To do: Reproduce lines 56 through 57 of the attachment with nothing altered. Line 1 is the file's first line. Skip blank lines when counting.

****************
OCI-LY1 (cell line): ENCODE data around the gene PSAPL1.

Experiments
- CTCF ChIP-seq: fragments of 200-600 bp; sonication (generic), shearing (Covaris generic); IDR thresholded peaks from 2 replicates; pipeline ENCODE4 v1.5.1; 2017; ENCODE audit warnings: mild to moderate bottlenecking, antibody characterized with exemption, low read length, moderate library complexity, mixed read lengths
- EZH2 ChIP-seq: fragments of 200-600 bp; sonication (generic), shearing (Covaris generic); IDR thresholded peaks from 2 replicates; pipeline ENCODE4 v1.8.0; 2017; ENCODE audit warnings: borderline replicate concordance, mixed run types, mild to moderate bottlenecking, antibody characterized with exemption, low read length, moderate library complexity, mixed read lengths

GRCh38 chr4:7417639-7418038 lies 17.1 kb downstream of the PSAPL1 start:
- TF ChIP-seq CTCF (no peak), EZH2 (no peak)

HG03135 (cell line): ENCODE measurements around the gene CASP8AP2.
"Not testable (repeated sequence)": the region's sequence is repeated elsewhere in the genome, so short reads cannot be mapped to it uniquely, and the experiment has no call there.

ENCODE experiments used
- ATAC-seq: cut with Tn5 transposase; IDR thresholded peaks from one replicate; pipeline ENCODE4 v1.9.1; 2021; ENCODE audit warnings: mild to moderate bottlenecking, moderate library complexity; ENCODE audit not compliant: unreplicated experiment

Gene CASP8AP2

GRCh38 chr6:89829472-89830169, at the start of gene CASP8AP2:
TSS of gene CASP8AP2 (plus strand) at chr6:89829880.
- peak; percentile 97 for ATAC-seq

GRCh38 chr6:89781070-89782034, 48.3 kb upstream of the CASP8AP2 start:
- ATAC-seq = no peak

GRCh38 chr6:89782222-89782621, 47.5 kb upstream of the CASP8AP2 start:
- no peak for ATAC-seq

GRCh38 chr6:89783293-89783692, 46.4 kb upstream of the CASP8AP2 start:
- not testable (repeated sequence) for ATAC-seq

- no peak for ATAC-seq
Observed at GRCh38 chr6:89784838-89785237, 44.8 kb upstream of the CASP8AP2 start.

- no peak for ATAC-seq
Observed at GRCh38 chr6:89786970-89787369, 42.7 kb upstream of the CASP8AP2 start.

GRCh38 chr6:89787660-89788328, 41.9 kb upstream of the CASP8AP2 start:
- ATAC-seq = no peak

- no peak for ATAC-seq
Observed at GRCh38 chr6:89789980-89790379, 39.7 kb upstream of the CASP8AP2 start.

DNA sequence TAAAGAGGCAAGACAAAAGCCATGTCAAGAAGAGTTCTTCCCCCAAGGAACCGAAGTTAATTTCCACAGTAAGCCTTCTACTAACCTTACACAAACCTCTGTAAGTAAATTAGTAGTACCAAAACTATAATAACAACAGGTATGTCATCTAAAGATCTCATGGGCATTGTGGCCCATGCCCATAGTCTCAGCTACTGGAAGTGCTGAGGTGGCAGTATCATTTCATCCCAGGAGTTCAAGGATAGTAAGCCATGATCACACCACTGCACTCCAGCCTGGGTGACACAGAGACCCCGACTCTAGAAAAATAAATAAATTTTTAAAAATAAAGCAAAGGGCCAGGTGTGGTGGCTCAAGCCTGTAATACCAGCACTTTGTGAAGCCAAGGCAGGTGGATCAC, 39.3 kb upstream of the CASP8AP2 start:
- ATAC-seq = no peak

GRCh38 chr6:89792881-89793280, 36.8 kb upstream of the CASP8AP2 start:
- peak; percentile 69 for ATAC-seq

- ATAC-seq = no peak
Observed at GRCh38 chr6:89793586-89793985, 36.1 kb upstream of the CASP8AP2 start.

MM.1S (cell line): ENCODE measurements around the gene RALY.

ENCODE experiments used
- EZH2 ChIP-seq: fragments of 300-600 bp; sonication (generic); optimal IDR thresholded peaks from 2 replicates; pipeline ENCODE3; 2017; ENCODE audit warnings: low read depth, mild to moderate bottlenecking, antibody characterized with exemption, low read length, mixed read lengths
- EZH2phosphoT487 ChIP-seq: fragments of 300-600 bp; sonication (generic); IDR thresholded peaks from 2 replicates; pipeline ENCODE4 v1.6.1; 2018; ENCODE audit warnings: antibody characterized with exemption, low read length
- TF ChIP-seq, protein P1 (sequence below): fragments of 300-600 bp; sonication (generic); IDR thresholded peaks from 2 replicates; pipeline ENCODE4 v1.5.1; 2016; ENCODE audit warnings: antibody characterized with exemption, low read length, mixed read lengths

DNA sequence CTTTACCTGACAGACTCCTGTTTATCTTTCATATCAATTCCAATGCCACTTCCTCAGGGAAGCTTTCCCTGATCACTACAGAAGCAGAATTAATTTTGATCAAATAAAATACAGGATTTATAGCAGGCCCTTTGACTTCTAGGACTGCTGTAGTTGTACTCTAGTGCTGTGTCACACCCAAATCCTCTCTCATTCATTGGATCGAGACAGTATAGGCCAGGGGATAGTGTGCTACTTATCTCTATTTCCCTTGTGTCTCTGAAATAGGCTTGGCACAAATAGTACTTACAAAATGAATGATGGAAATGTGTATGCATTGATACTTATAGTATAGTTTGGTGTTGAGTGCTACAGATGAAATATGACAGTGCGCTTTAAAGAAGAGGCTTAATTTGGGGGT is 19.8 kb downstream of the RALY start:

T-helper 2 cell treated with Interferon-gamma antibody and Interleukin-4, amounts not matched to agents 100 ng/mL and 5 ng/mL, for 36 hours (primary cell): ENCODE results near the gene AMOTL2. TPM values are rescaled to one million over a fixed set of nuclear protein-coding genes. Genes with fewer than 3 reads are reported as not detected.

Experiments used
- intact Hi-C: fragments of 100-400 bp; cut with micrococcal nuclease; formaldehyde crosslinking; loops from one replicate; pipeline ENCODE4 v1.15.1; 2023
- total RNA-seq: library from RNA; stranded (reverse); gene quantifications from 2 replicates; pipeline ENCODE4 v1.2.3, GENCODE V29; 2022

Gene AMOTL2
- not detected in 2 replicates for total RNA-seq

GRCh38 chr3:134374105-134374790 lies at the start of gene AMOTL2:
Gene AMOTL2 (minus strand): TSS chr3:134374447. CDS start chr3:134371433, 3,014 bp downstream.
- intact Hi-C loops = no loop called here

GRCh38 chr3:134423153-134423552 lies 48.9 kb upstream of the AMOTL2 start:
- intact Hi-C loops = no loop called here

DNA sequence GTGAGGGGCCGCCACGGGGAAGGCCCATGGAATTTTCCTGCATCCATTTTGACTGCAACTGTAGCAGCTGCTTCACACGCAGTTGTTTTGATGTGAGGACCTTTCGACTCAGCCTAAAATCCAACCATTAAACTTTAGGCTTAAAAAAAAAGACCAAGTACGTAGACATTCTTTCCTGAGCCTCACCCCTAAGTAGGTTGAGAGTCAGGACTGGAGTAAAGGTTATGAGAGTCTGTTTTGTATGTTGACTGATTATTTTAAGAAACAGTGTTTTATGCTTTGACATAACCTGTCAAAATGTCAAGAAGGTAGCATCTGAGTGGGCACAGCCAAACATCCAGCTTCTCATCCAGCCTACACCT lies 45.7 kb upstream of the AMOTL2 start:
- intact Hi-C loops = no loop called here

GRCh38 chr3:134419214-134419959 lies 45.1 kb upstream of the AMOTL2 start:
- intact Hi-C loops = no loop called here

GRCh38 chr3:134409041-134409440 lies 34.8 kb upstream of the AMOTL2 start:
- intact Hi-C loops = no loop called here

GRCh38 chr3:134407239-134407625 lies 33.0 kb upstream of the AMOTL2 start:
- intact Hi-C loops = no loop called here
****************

GRCh38 chr3:134409041-134409440 lies 34.8 kb upstream of the AMOTL2 start:
- intact Hi-C loops = no loop called here